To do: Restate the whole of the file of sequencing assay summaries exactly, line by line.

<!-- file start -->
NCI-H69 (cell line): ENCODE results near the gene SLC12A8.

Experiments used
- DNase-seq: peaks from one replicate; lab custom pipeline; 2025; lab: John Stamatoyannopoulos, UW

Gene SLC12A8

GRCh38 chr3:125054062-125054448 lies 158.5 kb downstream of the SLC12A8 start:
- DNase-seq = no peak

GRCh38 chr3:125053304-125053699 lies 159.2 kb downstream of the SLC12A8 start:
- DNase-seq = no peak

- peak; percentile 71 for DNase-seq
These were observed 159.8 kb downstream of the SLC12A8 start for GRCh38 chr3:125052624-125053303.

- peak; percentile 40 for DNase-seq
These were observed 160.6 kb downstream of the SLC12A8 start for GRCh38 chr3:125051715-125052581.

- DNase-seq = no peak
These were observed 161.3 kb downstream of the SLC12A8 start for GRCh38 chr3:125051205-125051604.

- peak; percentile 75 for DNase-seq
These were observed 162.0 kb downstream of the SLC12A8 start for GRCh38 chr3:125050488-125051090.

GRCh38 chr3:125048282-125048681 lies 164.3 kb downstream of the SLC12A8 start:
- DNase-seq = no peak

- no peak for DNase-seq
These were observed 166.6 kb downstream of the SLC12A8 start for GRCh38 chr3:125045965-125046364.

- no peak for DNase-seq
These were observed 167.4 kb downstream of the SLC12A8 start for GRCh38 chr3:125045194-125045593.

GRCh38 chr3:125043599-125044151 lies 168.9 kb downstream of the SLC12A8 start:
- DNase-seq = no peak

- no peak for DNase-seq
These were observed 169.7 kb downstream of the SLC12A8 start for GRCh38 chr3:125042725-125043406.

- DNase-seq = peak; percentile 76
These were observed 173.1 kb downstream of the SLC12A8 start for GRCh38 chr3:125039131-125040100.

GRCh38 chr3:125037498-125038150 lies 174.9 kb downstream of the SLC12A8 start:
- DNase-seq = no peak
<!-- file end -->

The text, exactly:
NCI-H69 (cell line): ENCODE results near the gene SLC12A8.

Experiments used
- DNase-seq: peaks from one replicate; lab custom pipeline; 2025; lab: John Stamatoyannopoulos, UW

Gene SLC12A8

GRCh38 chr3:125054062-125054448 lies 158.5 kb downstream of the SLC12A8 start:
- DNase-seq = no peak

GRCh38 chr3:125053304-125053699 lies 159.2 kb downstream of the SLC12A8 start:
- DNase-seq = no peak

- peak; percentile 71 for DNase-seq
These were observed 159.8 kb downstream of the SLC12A8 start for GRCh38 chr3:125052624-125053303.

- peak; percentile 40 for DNase-seq
These were observed 160.6 kb downstream of the SLC12A8 start for GRCh38 chr3:125051715-125052581.

- DNase-seq = no peak
These were observed 161.3 kb downstream of the SLC12A8 start for GRCh38 chr3:125051205-125051604.

- peak; percentile 75 for DNase-seq
These were observed 162.0 kb downstream of the SLC12A8 start for GRCh38 chr3:125050488-125051090.

GRCh38 chr3:125048282-125048681 lies 164.3 kb downstream of the SLC12A8 start:
- DNase-seq = no peak

- no peak for DNase-seq
These were observed 166.6 kb downstream of the SLC12A8 start for GRCh38 chr3:125045965-125046364.

- no peak for DNase-seq
These were observed 167.4 kb downstream of the SLC12A8 start for GRCh38 chr3:125045194-125045593.

GRCh38 chr3:125043599-125044151 lies 168.9 kb downstream of the SLC12A8 start:
- DNase-seq = no peak

- no peak for DNase-seq
These were observed 169.7 kb downstream of the SLC12A8 start for GRCh38 chr3:125042725-125043406.

- DNase-seq = peak; percentile 76
These were observed 173.1 kb downstream of the SLC12A8 start for GRCh38 chr3:125039131-125040100.

GRCh38 chr3:125037498-125038150 lies 174.9 kb downstream of the SLC12A8 start:
- DNase-seq = no peak